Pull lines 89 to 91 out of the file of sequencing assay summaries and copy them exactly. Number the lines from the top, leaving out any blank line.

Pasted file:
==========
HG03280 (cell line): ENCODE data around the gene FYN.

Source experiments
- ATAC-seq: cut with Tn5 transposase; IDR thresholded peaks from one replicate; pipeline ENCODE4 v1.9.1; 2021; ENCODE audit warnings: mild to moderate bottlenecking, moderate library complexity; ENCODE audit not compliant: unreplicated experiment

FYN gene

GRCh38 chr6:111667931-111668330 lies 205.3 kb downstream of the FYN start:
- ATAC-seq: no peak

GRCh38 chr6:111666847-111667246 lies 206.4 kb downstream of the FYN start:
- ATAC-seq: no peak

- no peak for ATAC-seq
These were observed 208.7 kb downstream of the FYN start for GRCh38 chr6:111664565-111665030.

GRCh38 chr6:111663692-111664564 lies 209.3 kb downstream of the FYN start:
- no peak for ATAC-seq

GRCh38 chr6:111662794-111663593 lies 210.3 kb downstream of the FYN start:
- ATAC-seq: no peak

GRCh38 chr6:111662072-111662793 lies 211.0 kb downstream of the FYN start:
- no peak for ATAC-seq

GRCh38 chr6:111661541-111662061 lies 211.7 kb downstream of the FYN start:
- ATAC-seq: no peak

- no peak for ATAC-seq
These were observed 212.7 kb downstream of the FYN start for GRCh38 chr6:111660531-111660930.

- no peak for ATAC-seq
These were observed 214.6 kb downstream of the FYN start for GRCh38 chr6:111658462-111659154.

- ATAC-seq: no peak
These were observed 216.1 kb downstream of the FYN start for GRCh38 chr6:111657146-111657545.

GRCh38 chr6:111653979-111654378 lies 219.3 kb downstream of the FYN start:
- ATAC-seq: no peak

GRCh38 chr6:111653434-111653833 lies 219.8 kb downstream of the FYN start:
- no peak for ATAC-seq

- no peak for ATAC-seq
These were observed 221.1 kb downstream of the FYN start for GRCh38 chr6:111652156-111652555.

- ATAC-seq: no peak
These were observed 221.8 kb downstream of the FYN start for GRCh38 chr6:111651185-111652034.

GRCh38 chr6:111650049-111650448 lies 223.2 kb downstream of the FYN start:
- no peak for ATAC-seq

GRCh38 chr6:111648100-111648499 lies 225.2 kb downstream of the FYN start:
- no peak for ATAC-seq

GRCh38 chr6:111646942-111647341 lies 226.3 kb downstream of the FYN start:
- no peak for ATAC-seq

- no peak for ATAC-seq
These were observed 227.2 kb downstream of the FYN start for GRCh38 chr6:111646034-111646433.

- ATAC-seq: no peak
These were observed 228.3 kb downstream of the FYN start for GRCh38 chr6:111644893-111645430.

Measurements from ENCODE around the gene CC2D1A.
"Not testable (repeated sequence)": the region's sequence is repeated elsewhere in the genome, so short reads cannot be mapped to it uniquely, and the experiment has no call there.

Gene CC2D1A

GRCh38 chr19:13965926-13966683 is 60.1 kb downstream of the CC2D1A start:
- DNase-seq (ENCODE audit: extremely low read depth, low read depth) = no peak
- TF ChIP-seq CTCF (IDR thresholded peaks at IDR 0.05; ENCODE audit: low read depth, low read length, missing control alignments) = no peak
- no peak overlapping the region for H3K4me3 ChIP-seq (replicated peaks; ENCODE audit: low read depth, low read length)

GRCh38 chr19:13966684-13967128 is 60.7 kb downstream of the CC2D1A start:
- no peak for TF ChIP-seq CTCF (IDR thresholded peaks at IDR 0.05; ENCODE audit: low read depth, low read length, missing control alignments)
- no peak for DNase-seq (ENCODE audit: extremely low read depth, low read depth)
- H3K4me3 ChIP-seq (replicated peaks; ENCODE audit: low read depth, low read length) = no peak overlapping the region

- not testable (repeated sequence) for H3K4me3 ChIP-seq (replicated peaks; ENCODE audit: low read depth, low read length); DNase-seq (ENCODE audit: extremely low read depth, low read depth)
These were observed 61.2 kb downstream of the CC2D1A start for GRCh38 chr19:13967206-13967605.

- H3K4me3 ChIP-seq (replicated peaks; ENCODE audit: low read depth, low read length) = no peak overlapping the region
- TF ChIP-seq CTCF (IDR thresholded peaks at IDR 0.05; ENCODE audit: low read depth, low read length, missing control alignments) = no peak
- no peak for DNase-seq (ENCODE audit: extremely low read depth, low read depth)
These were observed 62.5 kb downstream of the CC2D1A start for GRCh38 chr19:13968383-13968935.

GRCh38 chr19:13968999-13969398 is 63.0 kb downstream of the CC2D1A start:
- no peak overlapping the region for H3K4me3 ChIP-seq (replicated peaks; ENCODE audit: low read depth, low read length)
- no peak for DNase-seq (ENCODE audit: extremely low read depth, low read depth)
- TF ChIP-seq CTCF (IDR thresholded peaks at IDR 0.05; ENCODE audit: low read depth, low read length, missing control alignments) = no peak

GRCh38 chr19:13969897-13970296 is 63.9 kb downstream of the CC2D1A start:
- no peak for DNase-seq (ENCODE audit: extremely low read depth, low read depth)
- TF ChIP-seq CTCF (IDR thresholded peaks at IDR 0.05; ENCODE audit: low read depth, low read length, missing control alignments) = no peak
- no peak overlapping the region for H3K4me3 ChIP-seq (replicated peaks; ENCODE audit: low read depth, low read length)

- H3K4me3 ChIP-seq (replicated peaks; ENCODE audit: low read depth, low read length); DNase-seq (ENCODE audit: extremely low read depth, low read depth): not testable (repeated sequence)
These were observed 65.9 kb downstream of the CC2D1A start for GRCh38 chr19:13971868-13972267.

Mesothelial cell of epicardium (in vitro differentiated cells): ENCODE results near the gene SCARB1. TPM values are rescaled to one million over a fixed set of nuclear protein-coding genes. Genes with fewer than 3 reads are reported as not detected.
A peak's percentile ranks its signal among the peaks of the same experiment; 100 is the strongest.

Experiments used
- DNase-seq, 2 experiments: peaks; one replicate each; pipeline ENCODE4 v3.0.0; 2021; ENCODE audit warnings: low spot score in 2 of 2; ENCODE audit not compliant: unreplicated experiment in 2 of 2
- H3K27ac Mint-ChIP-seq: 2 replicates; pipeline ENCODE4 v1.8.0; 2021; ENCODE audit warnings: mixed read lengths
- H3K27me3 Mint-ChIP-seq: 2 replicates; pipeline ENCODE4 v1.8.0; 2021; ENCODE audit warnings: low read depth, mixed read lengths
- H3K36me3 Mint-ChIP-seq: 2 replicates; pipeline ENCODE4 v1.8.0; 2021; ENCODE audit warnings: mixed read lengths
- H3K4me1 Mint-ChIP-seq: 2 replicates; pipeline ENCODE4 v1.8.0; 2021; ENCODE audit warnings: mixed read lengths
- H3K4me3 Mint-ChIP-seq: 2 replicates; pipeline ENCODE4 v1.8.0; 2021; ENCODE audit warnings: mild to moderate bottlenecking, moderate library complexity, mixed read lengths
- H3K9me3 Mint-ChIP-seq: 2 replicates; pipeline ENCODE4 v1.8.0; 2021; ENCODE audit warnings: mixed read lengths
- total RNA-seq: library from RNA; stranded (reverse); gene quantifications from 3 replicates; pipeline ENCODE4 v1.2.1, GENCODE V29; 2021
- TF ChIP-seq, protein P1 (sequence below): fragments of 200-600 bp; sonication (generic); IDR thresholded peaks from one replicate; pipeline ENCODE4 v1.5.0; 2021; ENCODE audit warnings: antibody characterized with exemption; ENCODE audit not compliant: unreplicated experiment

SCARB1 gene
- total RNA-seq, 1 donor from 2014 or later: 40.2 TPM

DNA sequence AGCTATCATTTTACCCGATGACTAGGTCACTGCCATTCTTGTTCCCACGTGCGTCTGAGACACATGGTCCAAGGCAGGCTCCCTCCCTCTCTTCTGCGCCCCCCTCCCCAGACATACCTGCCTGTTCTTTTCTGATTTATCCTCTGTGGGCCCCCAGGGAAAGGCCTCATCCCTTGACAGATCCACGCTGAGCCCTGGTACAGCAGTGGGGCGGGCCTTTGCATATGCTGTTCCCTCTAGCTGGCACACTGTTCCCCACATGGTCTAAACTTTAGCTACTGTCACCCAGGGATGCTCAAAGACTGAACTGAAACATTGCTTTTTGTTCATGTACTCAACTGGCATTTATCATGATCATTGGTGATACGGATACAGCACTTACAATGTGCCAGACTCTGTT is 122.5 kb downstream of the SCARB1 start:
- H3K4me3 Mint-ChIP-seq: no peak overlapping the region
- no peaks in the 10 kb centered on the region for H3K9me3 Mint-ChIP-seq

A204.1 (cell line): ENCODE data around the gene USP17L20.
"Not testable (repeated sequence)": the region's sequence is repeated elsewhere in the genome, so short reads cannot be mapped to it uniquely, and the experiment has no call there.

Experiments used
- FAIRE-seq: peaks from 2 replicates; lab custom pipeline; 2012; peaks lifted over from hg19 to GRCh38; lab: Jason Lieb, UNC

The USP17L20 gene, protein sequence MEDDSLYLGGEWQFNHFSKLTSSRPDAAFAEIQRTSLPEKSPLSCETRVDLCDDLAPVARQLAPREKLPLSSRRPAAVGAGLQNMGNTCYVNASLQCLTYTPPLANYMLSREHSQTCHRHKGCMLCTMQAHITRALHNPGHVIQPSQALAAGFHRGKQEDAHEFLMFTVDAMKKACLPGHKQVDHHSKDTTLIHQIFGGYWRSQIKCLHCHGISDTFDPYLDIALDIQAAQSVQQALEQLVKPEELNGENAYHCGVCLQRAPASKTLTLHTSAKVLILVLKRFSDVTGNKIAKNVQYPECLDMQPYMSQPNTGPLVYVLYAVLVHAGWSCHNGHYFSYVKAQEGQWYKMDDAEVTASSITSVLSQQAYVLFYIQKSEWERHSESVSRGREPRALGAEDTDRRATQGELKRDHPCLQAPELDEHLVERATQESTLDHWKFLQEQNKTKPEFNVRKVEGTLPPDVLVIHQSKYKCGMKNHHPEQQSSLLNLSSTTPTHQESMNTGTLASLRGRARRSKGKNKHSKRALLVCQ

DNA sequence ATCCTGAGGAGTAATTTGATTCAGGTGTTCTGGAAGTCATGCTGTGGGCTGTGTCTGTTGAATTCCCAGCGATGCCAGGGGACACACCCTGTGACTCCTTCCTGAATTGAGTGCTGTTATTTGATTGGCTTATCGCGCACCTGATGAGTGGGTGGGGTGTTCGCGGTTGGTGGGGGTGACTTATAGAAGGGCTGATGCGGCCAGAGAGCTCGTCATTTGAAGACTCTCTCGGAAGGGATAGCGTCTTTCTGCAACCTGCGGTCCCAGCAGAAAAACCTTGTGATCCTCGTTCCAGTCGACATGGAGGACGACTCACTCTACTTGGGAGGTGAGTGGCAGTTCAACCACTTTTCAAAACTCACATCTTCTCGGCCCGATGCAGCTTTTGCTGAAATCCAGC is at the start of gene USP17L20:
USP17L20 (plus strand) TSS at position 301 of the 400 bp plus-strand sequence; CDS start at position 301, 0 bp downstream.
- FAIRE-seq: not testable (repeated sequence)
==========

Experiments used
- FAIRE-seq: peaks from 2 replicates; lab custom pipeline; 2012; peaks lifted over from hg19 to GRCh38; lab: Jason Lieb, UNC

The USP17L20 gene, protein sequence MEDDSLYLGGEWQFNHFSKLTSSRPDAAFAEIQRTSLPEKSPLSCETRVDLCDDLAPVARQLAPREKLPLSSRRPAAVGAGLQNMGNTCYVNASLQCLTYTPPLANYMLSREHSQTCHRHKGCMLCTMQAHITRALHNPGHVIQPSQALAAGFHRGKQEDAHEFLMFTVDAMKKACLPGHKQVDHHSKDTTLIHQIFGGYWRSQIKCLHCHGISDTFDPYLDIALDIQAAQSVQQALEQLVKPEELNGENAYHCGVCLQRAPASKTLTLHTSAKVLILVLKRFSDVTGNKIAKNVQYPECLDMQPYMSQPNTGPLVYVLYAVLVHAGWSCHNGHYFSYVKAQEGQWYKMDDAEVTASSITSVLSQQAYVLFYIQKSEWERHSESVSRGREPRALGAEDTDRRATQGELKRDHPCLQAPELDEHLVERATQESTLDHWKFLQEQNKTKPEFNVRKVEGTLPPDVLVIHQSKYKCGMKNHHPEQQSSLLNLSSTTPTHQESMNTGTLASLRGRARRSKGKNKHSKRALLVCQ